IMF calls for fiscal policies that tackle rising inequality
October 11 2017 11:03 PM
Pedestrians walking past a sign for the International Monetary Fund (IMF) and World Bank Group Annual Meetings in Washington, DC, on Monday. The IMF’s Fiscal Monitor Report says that top personal income tax rates in Organisation for Economic Co-operation and Development rich nations had fallen to 35% in 2015 from an average of 62% in 1981.

Reuters Washington

Countries around the world are suffering the consequences of rising internal inequality and should seriously consider redistributing wealth through tax policies and transfers, the International Monetary Fund said yesterday.
While overall global inequality has fallen in recent decades because of the economic rise of countries such as China and India, inequality within countries has risen sharply, especially in large countries like the United States and China.
The Fund warned that excessive inequality could lower economic growth as well as polarise politics.
“Progressive taxation and transfers are key components of efficient fiscal redistribution,” the Fund’s Fiscal Monitor Report said.
“Optimal tax theory suggests significantly higher marginal tax rates on top income earners than current rates.”
The IMF’s message would appear to put it at odds with the Trump administration, whose new tax proposals rely heavily on cuts for companies and the wealthy. The Fund noted that top personal income tax rates in Organisation for Economic Co-operation and Development rich nations had fallen to 35% in 2015 from an average of 62% in 1981.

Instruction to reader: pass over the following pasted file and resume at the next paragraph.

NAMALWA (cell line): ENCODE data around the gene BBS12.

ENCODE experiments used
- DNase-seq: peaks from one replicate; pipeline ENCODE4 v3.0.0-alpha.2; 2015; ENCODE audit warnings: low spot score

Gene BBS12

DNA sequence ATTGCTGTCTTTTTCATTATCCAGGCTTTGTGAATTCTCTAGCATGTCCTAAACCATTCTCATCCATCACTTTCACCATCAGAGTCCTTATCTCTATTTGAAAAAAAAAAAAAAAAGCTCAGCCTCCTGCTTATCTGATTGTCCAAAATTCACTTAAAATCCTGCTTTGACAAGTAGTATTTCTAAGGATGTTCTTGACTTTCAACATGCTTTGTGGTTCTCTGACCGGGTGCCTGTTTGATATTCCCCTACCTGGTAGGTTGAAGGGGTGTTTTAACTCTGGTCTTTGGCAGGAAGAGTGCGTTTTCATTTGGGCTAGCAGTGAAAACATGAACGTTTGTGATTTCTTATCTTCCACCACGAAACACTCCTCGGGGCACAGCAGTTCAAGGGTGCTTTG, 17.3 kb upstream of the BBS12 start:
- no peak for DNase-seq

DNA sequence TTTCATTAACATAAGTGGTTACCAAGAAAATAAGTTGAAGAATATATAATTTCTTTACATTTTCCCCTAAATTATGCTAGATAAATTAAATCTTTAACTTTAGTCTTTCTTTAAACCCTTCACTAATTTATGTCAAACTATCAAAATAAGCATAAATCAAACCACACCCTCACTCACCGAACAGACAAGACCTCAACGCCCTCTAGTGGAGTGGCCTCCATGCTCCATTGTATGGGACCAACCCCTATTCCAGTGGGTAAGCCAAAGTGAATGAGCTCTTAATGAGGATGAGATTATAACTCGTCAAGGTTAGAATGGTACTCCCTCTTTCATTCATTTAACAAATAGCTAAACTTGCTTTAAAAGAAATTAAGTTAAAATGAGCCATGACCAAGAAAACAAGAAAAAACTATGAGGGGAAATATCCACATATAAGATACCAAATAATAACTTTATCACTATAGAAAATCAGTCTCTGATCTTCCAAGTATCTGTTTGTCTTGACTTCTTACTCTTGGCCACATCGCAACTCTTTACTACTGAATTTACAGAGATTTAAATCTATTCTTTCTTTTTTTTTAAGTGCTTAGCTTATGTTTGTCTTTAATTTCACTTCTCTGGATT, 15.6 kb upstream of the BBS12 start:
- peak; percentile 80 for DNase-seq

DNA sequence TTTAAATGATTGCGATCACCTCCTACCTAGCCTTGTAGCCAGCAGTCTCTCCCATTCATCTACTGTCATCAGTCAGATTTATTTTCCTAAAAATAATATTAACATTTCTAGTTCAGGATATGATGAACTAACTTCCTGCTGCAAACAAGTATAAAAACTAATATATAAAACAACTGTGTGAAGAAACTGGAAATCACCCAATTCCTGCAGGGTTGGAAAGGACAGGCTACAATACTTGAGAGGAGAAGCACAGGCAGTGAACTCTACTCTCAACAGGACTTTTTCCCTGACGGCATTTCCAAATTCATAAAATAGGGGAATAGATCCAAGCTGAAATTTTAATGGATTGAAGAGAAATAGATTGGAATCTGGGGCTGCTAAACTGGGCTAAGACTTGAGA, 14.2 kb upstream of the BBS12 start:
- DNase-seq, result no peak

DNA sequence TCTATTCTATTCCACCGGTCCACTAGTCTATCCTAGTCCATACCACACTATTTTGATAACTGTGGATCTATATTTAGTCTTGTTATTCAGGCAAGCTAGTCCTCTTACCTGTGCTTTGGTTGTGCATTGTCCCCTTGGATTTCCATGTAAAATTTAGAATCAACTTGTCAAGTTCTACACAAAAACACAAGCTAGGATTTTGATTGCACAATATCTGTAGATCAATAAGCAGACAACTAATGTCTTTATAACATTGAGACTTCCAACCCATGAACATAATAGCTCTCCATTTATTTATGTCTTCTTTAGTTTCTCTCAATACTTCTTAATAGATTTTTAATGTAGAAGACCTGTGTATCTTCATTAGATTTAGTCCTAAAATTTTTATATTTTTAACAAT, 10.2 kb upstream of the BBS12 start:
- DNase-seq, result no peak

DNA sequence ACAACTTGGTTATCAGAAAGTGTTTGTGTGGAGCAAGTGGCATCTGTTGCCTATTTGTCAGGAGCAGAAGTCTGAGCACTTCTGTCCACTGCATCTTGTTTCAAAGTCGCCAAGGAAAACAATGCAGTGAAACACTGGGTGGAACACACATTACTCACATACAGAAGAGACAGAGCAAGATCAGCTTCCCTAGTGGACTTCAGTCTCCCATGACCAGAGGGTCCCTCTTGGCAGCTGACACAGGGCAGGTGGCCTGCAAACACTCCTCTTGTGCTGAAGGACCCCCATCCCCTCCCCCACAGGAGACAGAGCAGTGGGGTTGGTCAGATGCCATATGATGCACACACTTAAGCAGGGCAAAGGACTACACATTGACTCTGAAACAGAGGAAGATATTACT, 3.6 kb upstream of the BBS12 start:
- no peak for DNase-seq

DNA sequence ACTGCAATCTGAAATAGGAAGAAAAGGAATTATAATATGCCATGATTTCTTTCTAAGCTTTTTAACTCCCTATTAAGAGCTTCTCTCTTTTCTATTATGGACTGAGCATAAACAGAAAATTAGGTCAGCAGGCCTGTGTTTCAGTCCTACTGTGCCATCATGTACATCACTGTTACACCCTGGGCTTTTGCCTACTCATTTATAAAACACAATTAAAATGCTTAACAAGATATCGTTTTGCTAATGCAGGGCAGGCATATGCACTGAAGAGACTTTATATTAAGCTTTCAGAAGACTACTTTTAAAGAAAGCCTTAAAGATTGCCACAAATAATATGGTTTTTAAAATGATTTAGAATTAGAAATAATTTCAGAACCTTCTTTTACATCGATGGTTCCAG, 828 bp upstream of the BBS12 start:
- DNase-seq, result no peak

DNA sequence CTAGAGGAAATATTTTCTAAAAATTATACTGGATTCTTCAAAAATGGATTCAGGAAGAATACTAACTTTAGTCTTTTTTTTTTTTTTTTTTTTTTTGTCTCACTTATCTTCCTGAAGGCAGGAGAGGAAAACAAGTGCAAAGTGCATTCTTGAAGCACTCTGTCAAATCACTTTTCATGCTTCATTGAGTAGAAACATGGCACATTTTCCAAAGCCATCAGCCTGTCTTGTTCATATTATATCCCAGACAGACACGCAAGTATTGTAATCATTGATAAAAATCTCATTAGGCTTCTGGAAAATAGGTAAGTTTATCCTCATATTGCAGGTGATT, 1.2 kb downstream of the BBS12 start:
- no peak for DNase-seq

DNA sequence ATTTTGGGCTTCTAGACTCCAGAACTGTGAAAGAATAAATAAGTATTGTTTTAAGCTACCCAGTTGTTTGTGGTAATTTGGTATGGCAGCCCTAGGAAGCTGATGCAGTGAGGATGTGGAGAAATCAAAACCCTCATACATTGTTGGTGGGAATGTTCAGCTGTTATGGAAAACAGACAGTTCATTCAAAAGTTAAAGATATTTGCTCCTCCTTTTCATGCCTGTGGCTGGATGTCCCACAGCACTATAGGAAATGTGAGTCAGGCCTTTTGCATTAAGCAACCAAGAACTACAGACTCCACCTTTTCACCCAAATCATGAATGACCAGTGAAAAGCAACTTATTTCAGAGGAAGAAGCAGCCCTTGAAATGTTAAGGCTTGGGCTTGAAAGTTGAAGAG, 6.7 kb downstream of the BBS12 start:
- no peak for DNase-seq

The IMF, along with the World Bank, will hold its semi-annual meeting of global policymakers later this week.
Its call to arms on promoting more inclusive growth comes at an uncertain time for many richer countries.
Britain’s unexpected vote to leave the European Union, the election of Donald Trump as US president and the rise of economic nationalism in France and Germany have all been fuelled by a growing number of voters alienated by globalisation amid stagnating wages.
In its report, the IMF said the decline in overall global inequality over the past 30 years resulting from globalisation and technological progress masked deep issues within countries, some caused by the same factors.
Over the same period, 53% of countries have seen increased income inequality, the IMF said, and Latin America remains the most unequal in the world.
The increase in inequality has been particularly acute in advanced economies but is spread across the globe.
“It is important to emphasise that inequality has increased in the largest countries in the world: China, India and the United States,” said Vitor Gaspar, director of the IMF’s Fiscal Affairs Department. In many advanced economies such as the United States, the IMF said, rising wealth inequality has resulted from a rising concentration of wealth held by the richest 1% of the population while economic growth has also mainly accrued to the top in low-income developing countries.

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